In the early 1980s I had a small part-time photography business to go along with my job as an insurance executive. Also I had a summer street-vending business. I couldn’t help it; I have a bent for being in business for myself. The problem was I was struggling. I really wasn’t making any money and I was busy all the time. Finally I received help from a man who was my General Agent but also ran a huge dress business in our city. He was in my mind a business genius. He was willing to help me because we had become close friends.
You must have sufficient cash flow in your business.
If your business doesn’t make enough money you have to use credit and the cost of the use of money will further hurt the operation however at the same time you must have a sufficient line of credit for emergencies.
This friend was willing to co-sign a five-thousand dollar note for me. This gave me working capital I had never had before and allowed me to keep prices stable and wipe out a couple of personal loans. I paid it as agreed and as a result had a line of credit without the need of a co-signor.
In business be honest. You must be willing to forfeit your pride.
I would never have gotten help had I not been open with my friend about my circumstances.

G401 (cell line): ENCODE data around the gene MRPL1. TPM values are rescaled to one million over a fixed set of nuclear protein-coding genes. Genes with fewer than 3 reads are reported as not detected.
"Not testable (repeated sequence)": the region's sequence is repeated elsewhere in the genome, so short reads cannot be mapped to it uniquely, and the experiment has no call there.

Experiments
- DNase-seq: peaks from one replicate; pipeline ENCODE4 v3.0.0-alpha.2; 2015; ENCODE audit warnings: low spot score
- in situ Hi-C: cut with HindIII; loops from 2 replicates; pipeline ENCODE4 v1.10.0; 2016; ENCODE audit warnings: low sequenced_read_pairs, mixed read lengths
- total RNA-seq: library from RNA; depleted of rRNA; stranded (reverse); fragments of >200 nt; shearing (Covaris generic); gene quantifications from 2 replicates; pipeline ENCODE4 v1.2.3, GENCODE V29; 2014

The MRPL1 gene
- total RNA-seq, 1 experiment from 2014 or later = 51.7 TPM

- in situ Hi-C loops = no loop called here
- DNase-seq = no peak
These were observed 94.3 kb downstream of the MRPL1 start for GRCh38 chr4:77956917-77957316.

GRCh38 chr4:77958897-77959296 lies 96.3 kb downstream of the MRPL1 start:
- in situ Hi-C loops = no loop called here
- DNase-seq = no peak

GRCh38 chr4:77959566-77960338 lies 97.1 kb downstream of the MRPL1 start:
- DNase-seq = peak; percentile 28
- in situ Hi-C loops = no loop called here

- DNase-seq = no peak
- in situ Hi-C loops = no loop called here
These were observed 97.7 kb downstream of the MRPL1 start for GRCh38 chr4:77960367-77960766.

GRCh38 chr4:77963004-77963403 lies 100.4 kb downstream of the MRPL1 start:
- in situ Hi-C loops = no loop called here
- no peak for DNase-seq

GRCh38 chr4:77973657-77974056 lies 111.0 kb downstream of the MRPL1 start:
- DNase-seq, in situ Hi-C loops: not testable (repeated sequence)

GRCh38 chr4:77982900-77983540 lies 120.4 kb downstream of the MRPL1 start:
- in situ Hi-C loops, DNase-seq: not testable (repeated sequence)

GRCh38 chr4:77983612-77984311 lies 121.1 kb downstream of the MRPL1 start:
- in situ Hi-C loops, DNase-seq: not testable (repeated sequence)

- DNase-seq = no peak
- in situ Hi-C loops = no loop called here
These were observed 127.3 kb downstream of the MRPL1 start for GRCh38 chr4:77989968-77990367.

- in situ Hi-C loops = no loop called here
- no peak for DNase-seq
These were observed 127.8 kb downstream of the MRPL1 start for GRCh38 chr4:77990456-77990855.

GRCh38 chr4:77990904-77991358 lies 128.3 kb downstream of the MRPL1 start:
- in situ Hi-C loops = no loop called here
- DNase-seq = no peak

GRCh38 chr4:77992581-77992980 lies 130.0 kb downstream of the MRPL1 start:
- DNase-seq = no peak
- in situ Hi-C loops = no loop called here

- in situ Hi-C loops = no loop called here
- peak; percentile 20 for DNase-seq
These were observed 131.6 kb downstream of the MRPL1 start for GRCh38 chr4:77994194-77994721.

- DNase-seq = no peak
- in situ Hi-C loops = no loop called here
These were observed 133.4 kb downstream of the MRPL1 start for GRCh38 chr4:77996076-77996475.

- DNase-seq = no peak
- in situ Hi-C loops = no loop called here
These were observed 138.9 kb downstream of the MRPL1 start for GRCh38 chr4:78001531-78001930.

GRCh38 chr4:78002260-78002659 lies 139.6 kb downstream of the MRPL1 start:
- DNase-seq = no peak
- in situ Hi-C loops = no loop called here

You can’t eat an apple in one bite.
One of the reasons I was always busy was I didn’t have things that needed to be done organized. In other words if a task required seven acts then I would try to do them all at once or worry if I did not get them done. My friend (we’ll call him Herb) taught me you can only take a bite of the apple at a time.
I began to channel a certain amount of time for each business and when the time was over it was over.
Allow only so much time for tasks.
Before talking with Herb I would start working and not worry how long a task took. When I began to a lot only so much time then if I wasn’t done I would quit any way. I began being more realistic about setting time for tasks.
You need to sacrifice some things.
I spent way to much time on the summer business for the return. I loved dealing with the summer programs but it did not pay off. As much as it hurt me to do I shut down the summer Vending business and it was amazing the impact it had on my time and money.
From Herb I learned a good businessman had to make tough decisions and had to make sure there was plenty of money and time.
He taught me the saying that I use every day of my life: “Failures simply are unwilling to do those things that successes will do.” Believe it or not that is the only difference. A person truly determined will make it.